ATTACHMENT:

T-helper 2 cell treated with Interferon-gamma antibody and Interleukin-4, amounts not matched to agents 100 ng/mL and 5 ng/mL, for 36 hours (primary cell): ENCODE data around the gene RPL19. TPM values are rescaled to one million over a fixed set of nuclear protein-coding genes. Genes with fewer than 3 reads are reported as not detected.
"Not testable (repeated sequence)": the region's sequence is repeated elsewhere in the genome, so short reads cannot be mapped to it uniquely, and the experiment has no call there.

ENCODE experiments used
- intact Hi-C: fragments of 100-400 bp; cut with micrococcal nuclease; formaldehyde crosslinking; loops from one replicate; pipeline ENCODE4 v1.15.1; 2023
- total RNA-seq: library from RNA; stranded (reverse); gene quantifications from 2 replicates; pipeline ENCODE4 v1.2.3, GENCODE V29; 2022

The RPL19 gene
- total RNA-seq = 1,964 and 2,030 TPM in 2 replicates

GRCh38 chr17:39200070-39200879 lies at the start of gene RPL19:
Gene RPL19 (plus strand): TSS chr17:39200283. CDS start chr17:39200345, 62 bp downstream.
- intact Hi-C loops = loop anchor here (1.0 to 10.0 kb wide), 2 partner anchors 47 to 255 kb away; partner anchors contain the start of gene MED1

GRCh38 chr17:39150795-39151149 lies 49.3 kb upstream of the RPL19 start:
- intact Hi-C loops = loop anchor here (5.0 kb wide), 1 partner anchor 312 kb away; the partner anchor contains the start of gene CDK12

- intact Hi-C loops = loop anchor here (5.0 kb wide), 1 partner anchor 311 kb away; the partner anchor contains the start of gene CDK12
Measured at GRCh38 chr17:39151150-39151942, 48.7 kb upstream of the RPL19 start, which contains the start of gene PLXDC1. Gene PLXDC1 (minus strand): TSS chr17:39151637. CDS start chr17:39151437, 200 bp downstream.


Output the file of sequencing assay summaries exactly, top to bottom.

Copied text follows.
T-helper 2 cell treated with Interferon-gamma antibody and Interleukin-4, amounts not matched to agents 100 ng/mL and 5 ng/mL, for 36 hours (primary cell): ENCODE data around the gene RPL19. TPM values are rescaled to one million over a fixed set of nuclear protein-coding genes. Genes with fewer than 3 reads are reported as not detected.
"Not testable (repeated sequence)": the region's sequence is repeated elsewhere in the genome, so short reads cannot be mapped to it uniquely, and the experiment has no call there.

ENCODE experiments used
- intact Hi-C: fragments of 100-400 bp; cut with micrococcal nuclease; formaldehyde crosslinking; loops from one replicate; pipeline ENCODE4 v1.15.1; 2023
- total RNA-seq: library from RNA; stranded (reverse); gene quantifications from 2 replicates; pipeline ENCODE4 v1.2.3, GENCODE V29; 2022

The RPL19 gene
- total RNA-seq = 1,964 and 2,030 TPM in 2 replicates

GRCh38 chr17:39200070-39200879 lies at the start of gene RPL19:
Gene RPL19 (plus strand): TSS chr17:39200283. CDS start chr17:39200345, 62 bp downstream.
- intact Hi-C loops = loop anchor here (1.0 to 10.0 kb wide), 2 partner anchors 47 to 255 kb away; partner anchors contain the start of gene MED1

GRCh38 chr17:39150795-39151149 lies 49.3 kb upstream of the RPL19 start:
- intact Hi-C loops = loop anchor here (5.0 kb wide), 1 partner anchor 312 kb away; the partner anchor contains the start of gene CDK12

- intact Hi-C loops = loop anchor here (5.0 kb wide), 1 partner anchor 311 kb away; the partner anchor contains the start of gene CDK12
Measured at GRCh38 chr17:39151150-39151942, 48.7 kb upstream of the RPL19 start, which contains the start of gene PLXDC1. Gene PLXDC1 (minus strand): TSS chr17:39151637. CDS start chr17:39151437, 200 bp downstream.